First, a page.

espite the identification of yellow fever virus (YFV) mosquito vector by Walter Reed in 1900 (Reed et al. 1901), and the use of an excellent vaccine since 1930s (Theiler and Smith 1937), yellow fever (YF) remains a potential threat to public health in the tropical and subtropical world. This lethal viral hemorrhagic fever caused fear due to urban epidemics spread by Aedes aegypti mosquitoes, has re-emerged in the present century, and is of greater concern because urbanization and air travel put more than 130 countries infested with A. aegypti and more than 4 billion people at risk of introduction and spread of the disease. Presently 44 countries are endemic/ enzootic for YFV, 10 in South America and 34 in Africa; *80–90% of all annually reported cases occur in Africa, and the disease is consistently underreported. Areas of Asia, Oceania, southern Europe, and North America are at risk of introduction and local transmission of YF (Monath and Vasconcelos 2015, WHO 2016a). The current YF epidemic in Angola shows the fragility of the international authorities to avoid the spread of YFV and potentially other arboviruses that can spillover from their original transmission area to other regions previously free of them. In 2013–2014, a closely related mosquito-borne virus with an identical transmission cycle—Zika virus—made its way to the New World by air travelers and has rapidly wreaked havoc in a widespread epidemic in the Americas (Faria et al. 2016). The potential for the Angolan YF epidemic to recapitulate this event, but with even more dire consequences because of the high lethality of YFV, is clear. In fact, as a result of air travel of infected persons from Angola, 11 YF cases were imported into China, the most populated country in the world with around 1.4 billion people, and situated in Asia a continent 1 2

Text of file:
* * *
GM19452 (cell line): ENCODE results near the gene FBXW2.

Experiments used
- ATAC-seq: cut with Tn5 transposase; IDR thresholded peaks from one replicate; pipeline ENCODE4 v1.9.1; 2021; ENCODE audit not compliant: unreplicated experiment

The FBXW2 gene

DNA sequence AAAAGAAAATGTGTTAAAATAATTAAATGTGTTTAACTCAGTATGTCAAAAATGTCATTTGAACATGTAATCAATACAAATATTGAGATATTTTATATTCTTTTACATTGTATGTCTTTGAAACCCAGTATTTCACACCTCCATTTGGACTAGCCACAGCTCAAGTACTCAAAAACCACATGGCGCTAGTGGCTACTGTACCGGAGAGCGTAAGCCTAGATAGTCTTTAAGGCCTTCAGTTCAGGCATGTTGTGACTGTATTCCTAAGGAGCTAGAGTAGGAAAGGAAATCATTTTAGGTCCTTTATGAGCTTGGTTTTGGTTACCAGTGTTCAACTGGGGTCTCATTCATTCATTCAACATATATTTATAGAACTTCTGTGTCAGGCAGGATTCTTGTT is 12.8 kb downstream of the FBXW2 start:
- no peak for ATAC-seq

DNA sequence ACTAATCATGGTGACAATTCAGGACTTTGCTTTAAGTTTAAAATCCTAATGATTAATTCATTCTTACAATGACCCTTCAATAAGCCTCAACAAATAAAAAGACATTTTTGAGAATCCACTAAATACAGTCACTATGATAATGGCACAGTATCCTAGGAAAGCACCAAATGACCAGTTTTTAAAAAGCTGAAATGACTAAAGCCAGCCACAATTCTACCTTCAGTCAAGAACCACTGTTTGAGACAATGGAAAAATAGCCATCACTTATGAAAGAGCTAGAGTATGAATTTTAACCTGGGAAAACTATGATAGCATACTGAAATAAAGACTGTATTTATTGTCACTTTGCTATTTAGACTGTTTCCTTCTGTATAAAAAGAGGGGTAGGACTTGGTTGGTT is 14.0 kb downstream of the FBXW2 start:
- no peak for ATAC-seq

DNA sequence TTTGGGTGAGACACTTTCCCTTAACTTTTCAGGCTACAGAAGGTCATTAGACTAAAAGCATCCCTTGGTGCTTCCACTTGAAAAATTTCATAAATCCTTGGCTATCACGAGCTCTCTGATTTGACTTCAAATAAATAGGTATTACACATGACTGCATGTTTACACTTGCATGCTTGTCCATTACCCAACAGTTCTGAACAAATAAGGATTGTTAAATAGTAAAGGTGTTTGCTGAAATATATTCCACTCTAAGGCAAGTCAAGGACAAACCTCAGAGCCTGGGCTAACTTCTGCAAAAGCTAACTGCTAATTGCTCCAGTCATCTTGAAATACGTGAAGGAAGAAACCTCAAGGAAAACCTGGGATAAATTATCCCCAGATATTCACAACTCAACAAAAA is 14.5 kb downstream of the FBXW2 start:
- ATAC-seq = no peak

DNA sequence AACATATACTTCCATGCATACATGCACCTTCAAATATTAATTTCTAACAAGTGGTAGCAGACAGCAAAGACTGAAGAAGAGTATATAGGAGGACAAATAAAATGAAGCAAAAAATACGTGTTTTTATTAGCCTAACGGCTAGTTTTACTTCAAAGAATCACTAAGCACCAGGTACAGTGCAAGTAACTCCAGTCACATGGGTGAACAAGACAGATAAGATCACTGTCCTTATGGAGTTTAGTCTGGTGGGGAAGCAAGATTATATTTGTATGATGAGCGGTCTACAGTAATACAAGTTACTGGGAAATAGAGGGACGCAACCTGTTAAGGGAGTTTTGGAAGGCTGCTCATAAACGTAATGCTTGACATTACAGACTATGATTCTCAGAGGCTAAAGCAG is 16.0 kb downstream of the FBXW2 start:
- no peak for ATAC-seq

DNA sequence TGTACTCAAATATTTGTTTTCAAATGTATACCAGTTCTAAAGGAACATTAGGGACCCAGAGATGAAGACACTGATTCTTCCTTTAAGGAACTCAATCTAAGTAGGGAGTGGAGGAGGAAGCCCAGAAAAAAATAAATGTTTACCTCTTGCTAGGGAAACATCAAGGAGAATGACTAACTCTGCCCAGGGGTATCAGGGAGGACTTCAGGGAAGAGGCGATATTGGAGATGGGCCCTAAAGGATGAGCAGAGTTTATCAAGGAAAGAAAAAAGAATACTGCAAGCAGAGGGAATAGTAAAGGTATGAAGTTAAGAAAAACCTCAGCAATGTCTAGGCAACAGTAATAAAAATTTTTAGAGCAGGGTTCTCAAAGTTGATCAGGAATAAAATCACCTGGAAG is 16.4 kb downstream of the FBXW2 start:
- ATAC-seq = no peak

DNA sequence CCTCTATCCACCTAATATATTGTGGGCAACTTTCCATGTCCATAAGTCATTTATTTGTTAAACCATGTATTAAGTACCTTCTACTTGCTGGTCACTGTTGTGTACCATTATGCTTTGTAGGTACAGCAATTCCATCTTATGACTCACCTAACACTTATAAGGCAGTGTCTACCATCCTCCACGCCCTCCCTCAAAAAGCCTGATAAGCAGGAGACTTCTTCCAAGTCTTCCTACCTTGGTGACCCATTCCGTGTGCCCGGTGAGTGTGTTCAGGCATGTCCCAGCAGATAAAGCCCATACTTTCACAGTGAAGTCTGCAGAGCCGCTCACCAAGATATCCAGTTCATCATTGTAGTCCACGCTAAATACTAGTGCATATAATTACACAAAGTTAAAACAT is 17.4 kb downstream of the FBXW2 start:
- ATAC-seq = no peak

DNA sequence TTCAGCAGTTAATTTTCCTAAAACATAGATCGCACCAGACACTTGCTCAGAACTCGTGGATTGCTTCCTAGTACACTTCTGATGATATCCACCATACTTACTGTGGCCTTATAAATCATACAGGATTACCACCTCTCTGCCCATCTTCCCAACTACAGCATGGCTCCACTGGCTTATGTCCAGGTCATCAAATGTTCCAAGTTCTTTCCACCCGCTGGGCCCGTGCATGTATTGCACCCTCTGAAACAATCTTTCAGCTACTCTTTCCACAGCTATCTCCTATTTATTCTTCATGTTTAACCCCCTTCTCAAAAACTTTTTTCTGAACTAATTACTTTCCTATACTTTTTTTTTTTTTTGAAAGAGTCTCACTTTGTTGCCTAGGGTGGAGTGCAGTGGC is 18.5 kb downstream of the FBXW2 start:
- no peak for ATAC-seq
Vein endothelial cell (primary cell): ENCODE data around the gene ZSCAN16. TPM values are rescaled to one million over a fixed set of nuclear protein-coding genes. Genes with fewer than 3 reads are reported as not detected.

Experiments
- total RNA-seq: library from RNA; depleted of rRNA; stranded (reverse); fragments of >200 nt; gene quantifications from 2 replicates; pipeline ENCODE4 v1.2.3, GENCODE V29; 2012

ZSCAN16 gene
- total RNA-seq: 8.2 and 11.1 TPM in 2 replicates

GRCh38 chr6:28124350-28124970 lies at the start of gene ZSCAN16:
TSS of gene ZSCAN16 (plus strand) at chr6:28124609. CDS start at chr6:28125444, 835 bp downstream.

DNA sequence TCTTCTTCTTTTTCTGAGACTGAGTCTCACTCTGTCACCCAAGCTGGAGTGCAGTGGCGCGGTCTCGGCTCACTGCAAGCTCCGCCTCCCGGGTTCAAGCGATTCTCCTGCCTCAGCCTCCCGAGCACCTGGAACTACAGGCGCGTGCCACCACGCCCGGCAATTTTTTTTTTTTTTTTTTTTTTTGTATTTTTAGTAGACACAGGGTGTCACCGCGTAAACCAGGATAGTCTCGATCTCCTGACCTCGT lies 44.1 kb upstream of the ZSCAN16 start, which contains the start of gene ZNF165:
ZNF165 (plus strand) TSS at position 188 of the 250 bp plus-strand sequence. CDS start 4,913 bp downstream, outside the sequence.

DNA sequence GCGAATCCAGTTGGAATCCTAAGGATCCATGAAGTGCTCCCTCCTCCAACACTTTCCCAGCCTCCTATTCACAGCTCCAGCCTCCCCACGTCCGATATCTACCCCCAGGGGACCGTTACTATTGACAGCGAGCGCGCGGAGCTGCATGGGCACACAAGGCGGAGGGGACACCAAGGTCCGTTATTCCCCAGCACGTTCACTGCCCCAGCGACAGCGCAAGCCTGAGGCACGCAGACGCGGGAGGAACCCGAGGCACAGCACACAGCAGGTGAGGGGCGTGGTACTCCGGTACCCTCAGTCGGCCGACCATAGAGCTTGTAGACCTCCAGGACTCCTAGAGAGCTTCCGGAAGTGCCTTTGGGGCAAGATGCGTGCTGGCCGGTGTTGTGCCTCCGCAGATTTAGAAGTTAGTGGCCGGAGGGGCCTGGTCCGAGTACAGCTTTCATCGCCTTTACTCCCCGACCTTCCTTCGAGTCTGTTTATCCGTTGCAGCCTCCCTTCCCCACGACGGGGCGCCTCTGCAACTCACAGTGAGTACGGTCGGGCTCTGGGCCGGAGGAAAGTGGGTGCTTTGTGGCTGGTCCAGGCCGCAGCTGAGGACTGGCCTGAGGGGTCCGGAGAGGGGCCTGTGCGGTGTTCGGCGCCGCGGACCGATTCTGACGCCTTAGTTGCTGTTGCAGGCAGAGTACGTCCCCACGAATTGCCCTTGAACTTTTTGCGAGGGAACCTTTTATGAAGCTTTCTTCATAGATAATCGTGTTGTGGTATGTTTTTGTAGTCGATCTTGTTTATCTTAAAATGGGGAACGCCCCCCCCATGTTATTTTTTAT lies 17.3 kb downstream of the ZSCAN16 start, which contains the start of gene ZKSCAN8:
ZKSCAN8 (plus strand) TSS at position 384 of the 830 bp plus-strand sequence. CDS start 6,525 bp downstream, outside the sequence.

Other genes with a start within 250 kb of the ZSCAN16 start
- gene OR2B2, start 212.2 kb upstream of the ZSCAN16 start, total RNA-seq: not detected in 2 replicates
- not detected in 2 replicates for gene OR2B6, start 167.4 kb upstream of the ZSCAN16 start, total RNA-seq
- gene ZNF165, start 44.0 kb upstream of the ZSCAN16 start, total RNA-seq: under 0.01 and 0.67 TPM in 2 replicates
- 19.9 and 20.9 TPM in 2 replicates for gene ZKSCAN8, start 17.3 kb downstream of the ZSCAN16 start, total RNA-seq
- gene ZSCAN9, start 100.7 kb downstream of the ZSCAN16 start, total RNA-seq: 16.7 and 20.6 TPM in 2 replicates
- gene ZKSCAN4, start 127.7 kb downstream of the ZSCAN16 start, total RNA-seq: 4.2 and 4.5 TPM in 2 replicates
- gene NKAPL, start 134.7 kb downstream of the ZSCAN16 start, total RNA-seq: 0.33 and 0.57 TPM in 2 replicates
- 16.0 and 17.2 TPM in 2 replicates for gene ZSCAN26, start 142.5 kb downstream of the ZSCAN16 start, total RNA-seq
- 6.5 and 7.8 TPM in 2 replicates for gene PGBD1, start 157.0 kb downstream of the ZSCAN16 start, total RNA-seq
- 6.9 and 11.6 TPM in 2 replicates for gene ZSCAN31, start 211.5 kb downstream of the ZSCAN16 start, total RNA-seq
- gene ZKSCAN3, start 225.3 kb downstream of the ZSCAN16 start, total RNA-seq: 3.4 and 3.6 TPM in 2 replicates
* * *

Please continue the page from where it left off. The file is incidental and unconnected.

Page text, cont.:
Evandro Chagas Institute, Ministry of Health, Ananindeua, Brazil. Infectious Disease Division, NewLink Genetics Corp., Devens, Massachusetts.